Monday, January 31, 2011

Boy Book Review - Leverage

LeverageLeverage by Joshua C. Cohen

My rating: 5 of 5 stars

2011 is going to be such a great year for books. I went to the ALA meeting in January, and just the sight of this cover reached out and grabbed me. The book did not disappoint. Gut-wrenching drama aptly describes this coming-of-age story about bullying and fear and two young men, opposites in so many ways except for their need to uncover the courage inside themselves.

Kurt, the football player, has ugly scars on his face, a debilitating stutter that leaves people questioning his intelligence and him preferring to keep silent, and a desire to be big. Big enough so that no one can hurt him the way he and his friend had been hurt by the man he calls "Crud Bucket," the man in charge of the boys home he once lived in. Kurt's desire to be big and strong is fed by a high school football coach who freely dispenses steroids in the quest for a winning tram.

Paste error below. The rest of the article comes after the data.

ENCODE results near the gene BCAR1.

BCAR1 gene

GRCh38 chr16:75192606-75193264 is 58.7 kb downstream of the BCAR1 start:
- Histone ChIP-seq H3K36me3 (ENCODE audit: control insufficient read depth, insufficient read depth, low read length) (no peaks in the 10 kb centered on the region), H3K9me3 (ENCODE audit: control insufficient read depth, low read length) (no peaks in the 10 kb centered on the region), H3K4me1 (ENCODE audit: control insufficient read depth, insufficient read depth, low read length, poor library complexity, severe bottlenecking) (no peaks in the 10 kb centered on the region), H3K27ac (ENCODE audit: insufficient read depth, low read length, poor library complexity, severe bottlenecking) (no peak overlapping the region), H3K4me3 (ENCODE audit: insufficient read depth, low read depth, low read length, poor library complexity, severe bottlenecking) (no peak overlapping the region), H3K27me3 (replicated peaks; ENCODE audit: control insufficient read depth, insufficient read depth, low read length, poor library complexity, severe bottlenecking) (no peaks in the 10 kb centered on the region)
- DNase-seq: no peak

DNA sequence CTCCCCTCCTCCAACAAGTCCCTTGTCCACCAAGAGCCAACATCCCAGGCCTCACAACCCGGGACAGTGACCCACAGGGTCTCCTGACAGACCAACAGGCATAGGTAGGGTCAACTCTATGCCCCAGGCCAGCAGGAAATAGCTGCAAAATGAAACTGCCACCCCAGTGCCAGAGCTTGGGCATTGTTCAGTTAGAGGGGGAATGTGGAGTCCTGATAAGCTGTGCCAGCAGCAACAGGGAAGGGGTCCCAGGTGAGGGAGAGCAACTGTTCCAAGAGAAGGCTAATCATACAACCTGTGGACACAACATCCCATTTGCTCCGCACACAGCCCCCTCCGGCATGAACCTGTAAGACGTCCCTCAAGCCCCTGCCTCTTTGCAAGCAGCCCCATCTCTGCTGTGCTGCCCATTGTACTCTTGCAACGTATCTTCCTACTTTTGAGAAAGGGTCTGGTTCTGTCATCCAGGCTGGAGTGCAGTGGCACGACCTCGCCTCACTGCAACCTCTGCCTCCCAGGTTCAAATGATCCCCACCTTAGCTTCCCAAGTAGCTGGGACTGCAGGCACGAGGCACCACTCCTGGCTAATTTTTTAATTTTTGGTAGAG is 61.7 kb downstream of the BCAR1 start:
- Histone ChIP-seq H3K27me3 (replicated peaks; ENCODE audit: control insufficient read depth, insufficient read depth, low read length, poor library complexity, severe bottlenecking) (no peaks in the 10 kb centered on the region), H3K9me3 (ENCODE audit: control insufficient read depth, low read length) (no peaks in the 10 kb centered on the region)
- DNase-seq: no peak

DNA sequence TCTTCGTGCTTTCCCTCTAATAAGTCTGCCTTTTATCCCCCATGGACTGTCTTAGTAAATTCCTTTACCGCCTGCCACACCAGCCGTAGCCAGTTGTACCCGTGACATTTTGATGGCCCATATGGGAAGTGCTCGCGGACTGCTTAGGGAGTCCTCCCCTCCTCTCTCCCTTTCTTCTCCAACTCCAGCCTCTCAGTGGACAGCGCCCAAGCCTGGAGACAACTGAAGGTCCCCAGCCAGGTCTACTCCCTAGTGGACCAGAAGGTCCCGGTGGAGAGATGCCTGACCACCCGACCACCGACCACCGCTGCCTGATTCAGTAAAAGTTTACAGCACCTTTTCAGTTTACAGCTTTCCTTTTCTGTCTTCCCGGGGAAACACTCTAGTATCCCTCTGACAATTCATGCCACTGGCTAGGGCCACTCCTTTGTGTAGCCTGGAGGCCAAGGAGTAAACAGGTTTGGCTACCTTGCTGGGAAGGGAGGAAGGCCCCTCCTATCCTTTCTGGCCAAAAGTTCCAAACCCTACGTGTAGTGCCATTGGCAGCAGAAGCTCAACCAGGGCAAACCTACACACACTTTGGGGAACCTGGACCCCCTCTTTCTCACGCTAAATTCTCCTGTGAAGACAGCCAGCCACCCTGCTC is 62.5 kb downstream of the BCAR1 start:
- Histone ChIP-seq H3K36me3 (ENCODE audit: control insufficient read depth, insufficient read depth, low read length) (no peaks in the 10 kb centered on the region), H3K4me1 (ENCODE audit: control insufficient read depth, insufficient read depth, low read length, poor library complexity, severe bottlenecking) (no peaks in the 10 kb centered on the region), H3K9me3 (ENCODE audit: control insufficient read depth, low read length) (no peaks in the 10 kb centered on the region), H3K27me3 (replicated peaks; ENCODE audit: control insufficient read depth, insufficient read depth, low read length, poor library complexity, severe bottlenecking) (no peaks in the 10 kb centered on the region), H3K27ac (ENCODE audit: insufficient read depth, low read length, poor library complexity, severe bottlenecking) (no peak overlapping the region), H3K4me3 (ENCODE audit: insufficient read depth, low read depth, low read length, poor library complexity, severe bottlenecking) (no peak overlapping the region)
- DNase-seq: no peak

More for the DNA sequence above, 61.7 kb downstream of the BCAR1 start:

Danny is a sophomore gymnast still waiting for puberty so he won't keep being mistaken for a lost kid from junior high. His future plans include being team captain by his junior year and getting a full-ride to college to prove to his father that his "recitals" aren't child's play. His major event is the high bar where he has perfected a gravity-defying move that leaves even his coach (and the fifteen or so spectators that come to the gymnastics meets) shaking.

People fear the football team co-captains with good reason as their steroid induced rages grow more cruel and violent. After the gymnastics team faces them down over their treatment of one young boy, things escalate until a member of the gymnastics team pays a horrible price.

Kurt, the boy who can't talk, and Danny, the boy whose only real weapon is his voice, become targets of death threats. Kurt struggles to find the courage to trust that Danny won't let him down when his own bulk cannot save him. Danny struggles to believe that sometimes courage means forgetting that what you are about to do feels like suicide, but you have to do it anyway.